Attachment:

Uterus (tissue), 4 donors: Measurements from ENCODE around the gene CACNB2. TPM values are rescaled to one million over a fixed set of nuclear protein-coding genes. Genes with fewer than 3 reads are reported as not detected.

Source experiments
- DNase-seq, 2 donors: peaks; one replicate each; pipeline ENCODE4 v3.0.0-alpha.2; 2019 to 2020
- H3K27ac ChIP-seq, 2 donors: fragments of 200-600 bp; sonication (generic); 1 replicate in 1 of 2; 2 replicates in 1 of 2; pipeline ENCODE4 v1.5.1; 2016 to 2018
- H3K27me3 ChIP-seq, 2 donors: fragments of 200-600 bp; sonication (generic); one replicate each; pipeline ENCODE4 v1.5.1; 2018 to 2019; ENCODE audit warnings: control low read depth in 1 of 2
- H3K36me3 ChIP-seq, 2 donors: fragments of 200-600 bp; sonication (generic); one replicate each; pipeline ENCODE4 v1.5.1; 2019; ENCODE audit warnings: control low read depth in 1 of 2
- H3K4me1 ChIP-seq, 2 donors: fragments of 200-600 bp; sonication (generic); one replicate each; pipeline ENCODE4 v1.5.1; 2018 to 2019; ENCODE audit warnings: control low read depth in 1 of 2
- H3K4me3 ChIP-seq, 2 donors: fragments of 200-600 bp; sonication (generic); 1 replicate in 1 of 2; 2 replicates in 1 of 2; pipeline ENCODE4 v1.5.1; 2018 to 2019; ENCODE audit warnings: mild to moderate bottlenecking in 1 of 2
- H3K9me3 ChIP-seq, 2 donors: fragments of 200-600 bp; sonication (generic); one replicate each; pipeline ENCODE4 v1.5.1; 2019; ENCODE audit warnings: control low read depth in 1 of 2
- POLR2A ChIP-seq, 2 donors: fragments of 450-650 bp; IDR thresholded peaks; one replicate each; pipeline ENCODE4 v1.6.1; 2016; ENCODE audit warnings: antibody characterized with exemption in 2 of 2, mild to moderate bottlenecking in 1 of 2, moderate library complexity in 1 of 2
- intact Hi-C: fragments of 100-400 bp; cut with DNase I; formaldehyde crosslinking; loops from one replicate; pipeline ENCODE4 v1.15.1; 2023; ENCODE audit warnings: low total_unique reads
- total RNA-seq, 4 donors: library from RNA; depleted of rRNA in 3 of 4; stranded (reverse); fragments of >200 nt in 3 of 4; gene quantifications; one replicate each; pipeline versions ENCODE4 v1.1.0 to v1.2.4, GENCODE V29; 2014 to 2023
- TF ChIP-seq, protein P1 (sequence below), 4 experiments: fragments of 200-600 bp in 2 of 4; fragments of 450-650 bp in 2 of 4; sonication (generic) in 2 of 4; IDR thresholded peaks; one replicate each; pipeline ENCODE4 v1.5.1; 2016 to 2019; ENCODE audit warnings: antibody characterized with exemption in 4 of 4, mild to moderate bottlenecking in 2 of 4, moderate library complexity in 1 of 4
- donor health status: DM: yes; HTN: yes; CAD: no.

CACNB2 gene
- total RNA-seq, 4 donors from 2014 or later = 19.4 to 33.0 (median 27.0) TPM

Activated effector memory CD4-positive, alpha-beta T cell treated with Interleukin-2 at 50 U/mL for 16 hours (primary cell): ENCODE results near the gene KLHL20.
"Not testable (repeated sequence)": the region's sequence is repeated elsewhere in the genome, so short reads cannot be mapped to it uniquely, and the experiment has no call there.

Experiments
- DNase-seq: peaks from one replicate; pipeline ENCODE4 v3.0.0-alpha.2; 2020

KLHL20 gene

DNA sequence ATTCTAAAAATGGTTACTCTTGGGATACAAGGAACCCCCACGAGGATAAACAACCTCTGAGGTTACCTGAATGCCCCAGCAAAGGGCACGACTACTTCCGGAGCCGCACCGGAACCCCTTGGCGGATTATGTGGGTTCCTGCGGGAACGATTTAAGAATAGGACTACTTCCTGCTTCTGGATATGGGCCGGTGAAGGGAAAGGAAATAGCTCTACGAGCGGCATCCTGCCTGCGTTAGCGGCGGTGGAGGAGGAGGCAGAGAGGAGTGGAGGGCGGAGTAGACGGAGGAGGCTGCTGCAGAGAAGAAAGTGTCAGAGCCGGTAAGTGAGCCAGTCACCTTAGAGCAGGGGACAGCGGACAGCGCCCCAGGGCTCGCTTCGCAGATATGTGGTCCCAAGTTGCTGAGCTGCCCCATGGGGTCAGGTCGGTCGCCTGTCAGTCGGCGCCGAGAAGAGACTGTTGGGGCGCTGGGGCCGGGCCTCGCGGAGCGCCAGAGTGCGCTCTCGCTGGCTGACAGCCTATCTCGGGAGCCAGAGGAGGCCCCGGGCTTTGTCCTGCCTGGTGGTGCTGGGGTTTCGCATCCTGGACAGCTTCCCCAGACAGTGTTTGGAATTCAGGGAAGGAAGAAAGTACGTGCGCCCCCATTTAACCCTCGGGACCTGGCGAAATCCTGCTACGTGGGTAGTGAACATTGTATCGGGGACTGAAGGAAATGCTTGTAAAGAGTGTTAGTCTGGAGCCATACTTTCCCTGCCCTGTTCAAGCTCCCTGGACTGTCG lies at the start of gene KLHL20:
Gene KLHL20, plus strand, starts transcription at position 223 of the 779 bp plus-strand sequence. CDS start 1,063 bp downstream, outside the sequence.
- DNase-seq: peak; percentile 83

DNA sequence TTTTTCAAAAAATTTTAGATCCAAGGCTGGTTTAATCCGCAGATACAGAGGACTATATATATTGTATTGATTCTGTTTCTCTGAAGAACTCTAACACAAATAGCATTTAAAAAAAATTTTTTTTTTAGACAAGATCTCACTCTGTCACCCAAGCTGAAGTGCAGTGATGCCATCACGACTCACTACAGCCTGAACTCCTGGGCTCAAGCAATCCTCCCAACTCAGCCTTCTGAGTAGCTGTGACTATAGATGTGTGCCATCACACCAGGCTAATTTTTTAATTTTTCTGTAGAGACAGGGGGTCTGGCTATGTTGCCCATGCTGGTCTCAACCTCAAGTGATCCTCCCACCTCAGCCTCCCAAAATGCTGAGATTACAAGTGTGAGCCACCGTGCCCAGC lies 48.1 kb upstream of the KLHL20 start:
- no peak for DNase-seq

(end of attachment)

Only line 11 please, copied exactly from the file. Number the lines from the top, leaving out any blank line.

- intact Hi-C: fragments of 100-400 bp; cut with DNase I; formaldehyde crosslinking; loops from one replicate; pipeline ENCODE4 v1.15.1; 2023; ENCODE audit warnings: low total_unique reads